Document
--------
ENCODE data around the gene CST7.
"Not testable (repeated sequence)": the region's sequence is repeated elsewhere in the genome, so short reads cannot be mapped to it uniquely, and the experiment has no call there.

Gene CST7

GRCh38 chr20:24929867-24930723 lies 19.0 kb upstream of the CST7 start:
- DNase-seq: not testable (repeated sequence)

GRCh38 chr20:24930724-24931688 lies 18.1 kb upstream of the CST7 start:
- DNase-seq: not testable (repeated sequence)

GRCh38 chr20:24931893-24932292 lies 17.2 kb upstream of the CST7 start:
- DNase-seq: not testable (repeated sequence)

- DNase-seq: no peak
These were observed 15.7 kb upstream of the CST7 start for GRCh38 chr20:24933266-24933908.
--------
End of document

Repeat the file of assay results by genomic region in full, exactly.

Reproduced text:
ENCODE data around the gene CST7.
"Not testable (repeated sequence)": the region's sequence is repeated elsewhere in the genome, so short reads cannot be mapped to it uniquely, and the experiment has no call there.

Gene CST7

GRCh38 chr20:24929867-24930723 lies 19.0 kb upstream of the CST7 start:
- DNase-seq: not testable (repeated sequence)

GRCh38 chr20:24930724-24931688 lies 18.1 kb upstream of the CST7 start:
- DNase-seq: not testable (repeated sequence)

GRCh38 chr20:24931893-24932292 lies 17.2 kb upstream of the CST7 start:
- DNase-seq: not testable (repeated sequence)

- DNase-seq: no peak
These were observed 15.7 kb upstream of the CST7 start for GRCh38 chr20:24933266-24933908.